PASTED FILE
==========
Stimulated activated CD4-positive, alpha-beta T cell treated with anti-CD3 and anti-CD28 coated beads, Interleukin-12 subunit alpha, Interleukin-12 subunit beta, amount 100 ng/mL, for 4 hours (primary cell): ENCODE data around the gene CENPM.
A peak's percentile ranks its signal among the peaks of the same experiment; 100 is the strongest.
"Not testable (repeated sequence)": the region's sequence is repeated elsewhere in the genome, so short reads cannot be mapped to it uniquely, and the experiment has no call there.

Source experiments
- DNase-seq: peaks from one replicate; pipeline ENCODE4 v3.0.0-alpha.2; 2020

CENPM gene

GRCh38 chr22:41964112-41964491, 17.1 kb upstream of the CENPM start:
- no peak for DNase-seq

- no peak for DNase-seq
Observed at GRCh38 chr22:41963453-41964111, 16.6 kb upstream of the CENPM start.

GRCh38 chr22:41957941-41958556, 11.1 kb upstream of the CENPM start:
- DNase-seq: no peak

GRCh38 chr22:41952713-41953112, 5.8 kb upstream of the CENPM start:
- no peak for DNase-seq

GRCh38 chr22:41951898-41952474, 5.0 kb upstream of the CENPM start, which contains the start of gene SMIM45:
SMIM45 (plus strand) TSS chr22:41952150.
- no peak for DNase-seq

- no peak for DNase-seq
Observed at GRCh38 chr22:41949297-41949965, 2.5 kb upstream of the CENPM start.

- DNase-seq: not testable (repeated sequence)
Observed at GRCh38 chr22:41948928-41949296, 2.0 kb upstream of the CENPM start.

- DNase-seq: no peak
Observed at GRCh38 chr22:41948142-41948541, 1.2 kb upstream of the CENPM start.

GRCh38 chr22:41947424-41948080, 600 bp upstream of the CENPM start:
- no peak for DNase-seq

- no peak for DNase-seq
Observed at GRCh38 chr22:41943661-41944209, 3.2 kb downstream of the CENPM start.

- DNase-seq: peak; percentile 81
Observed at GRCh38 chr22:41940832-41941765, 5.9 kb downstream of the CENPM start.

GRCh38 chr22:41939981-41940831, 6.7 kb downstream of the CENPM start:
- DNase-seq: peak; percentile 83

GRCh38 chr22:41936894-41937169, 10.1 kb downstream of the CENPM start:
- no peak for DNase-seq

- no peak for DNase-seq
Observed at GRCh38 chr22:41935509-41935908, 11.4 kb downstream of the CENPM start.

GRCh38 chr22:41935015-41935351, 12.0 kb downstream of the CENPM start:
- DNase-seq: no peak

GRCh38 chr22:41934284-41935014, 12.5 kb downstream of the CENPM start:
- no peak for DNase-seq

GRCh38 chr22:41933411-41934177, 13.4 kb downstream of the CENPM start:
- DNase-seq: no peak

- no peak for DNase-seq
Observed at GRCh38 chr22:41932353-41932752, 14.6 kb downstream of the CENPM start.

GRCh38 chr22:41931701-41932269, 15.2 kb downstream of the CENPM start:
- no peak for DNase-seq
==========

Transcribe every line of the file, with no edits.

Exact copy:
Stimulated activated CD4-positive, alpha-beta T cell treated with anti-CD3 and anti-CD28 coated beads, Interleukin-12 subunit alpha, Interleukin-12 subunit beta, amount 100 ng/mL, for 4 hours (primary cell): ENCODE data around the gene CENPM.
A peak's percentile ranks its signal among the peaks of the same experiment; 100 is the strongest.
"Not testable (repeated sequence)": the region's sequence is repeated elsewhere in the genome, so short reads cannot be mapped to it uniquely, and the experiment has no call there.

Source experiments
- DNase-seq: peaks from one replicate; pipeline ENCODE4 v3.0.0-alpha.2; 2020

CENPM gene

GRCh38 chr22:41964112-41964491, 17.1 kb upstream of the CENPM start:
- no peak for DNase-seq

- no peak for DNase-seq
Observed at GRCh38 chr22:41963453-41964111, 16.6 kb upstream of the CENPM start.

GRCh38 chr22:41957941-41958556, 11.1 kb upstream of the CENPM start:
- DNase-seq: no peak

GRCh38 chr22:41952713-41953112, 5.8 kb upstream of the CENPM start:
- no peak for DNase-seq

GRCh38 chr22:41951898-41952474, 5.0 kb upstream of the CENPM start, which contains the start of gene SMIM45:
SMIM45 (plus strand) TSS chr22:41952150.
- no peak for DNase-seq

- no peak for DNase-seq
Observed at GRCh38 chr22:41949297-41949965, 2.5 kb upstream of the CENPM start.

- DNase-seq: not testable (repeated sequence)
Observed at GRCh38 chr22:41948928-41949296, 2.0 kb upstream of the CENPM start.

- DNase-seq: no peak
Observed at GRCh38 chr22:41948142-41948541, 1.2 kb upstream of the CENPM start.

GRCh38 chr22:41947424-41948080, 600 bp upstream of the CENPM start:
- no peak for DNase-seq

- no peak for DNase-seq
Observed at GRCh38 chr22:41943661-41944209, 3.2 kb downstream of the CENPM start.

- DNase-seq: peak; percentile 81
Observed at GRCh38 chr22:41940832-41941765, 5.9 kb downstream of the CENPM start.

GRCh38 chr22:41939981-41940831, 6.7 kb downstream of the CENPM start:
- DNase-seq: peak; percentile 83

GRCh38 chr22:41936894-41937169, 10.1 kb downstream of the CENPM start:
- no peak for DNase-seq

- no peak for DNase-seq
Observed at GRCh38 chr22:41935509-41935908, 11.4 kb downstream of the CENPM start.

GRCh38 chr22:41935015-41935351, 12.0 kb downstream of the CENPM start:
- DNase-seq: no peak

GRCh38 chr22:41934284-41935014, 12.5 kb downstream of the CENPM start:
- no peak for DNase-seq

GRCh38 chr22:41933411-41934177, 13.4 kb downstream of the CENPM start:
- DNase-seq: no peak

- no peak for DNase-seq
Observed at GRCh38 chr22:41932353-41932752, 14.6 kb downstream of the CENPM start.

GRCh38 chr22:41931701-41932269, 15.2 kb downstream of the CENPM start:
- no peak for DNase-seq